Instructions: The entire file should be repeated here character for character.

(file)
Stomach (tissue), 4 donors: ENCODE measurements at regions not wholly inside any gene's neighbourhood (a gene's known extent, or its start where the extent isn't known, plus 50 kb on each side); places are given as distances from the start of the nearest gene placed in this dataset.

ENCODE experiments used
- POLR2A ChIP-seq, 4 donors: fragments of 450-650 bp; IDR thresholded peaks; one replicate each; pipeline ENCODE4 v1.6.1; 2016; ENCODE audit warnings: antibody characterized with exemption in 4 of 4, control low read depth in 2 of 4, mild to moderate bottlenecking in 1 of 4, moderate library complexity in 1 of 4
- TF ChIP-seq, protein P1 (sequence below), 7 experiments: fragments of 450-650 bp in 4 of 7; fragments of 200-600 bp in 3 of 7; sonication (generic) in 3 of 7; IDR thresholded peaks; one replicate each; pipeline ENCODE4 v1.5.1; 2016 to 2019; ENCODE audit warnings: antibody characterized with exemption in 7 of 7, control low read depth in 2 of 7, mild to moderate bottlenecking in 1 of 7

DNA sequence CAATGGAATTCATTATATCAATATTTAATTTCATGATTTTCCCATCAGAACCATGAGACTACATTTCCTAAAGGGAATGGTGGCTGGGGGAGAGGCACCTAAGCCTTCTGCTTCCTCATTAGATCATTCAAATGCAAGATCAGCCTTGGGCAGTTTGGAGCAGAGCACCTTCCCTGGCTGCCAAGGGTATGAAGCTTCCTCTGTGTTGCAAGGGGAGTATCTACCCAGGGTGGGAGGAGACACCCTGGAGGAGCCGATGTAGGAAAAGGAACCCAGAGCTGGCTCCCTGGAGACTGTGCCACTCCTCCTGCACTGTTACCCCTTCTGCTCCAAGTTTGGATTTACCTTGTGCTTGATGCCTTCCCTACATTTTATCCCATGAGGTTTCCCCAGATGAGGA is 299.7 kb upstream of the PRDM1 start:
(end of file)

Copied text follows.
Stomach (tissue), 4 donors: ENCODE measurements at regions not wholly inside any gene's neighbourhood (a gene's known extent, or its start where the extent isn't known, plus 50 kb on each side); places are given as distances from the start of the nearest gene placed in this dataset.

ENCODE experiments used
- POLR2A ChIP-seq, 4 donors: fragments of 450-650 bp; IDR thresholded peaks; one replicate each; pipeline ENCODE4 v1.6.1; 2016; ENCODE audit warnings: antibody characterized with exemption in 4 of 4, control low read depth in 2 of 4, mild to moderate bottlenecking in 1 of 4, moderate library complexity in 1 of 4
- TF ChIP-seq, protein P1 (sequence below), 7 experiments: fragments of 450-650 bp in 4 of 7; fragments of 200-600 bp in 3 of 7; sonication (generic) in 3 of 7; IDR thresholded peaks; one replicate each; pipeline ENCODE4 v1.5.1; 2016 to 2019; ENCODE audit warnings: antibody characterized with exemption in 7 of 7, control low read depth in 2 of 7, mild to moderate bottlenecking in 1 of 7

DNA sequence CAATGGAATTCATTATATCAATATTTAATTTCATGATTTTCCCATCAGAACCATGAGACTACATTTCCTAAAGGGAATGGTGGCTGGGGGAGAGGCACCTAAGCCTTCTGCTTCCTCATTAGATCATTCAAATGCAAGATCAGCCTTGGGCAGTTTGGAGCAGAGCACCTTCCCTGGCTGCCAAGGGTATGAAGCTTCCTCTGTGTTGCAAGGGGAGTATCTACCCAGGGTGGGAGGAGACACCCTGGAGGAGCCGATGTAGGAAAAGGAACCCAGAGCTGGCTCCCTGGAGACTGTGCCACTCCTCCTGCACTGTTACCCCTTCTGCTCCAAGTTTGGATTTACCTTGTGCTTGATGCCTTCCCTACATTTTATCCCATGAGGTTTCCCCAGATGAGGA is 299.7 kb upstream of the PRDM1 start: